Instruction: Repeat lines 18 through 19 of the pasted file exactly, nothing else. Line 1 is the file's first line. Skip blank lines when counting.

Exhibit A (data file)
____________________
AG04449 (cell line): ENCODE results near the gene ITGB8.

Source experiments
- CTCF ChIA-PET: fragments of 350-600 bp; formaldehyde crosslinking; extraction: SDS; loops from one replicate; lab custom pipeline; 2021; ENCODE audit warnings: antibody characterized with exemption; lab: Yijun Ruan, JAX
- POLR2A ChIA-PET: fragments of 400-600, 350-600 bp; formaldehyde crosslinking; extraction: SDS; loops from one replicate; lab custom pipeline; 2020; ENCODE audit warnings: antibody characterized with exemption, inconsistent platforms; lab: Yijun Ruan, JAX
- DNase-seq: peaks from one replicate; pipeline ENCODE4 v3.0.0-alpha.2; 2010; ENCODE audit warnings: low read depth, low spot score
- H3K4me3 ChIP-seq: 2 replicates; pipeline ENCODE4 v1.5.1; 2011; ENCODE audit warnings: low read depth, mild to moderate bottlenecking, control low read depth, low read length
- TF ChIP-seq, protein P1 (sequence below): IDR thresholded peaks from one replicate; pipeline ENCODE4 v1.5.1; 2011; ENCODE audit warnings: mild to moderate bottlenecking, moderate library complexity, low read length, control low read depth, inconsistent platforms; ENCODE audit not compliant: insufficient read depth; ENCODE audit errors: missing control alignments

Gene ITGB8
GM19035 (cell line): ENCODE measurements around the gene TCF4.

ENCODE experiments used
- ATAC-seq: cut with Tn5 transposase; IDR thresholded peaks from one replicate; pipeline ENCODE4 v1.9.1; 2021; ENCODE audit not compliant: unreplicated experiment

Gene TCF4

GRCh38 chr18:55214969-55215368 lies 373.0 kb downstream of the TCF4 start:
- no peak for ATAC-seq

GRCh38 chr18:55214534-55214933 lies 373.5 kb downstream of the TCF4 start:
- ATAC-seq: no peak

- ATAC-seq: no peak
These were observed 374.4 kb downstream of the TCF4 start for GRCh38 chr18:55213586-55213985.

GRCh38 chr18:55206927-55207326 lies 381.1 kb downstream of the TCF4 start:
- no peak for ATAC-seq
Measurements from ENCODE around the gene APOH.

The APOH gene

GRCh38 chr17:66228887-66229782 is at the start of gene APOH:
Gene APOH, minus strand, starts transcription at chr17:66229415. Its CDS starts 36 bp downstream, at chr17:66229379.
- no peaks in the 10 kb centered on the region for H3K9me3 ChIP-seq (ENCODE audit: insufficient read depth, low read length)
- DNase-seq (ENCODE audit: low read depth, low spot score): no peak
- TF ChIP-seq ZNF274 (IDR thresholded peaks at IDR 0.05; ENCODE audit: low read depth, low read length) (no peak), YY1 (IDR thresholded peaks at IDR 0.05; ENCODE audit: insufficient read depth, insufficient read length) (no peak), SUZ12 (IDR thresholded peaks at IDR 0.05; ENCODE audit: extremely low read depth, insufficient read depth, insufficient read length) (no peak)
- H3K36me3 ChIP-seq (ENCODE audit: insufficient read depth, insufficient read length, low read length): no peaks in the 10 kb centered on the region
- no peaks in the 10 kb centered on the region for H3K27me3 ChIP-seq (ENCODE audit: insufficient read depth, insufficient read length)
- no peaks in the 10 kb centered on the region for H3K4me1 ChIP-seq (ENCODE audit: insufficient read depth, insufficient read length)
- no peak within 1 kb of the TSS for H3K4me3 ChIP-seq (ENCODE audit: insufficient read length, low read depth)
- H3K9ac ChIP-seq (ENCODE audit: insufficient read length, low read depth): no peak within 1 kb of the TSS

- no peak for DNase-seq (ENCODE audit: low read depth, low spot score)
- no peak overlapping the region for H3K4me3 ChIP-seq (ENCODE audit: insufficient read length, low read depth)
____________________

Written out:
These were observed 374.4 kb downstream of the TCF4 start for GRCh38 chr18:55213586-55213985.

GRCh38 chr18:55206927-55207326 lies 381.1 kb downstream of the TCF4 start: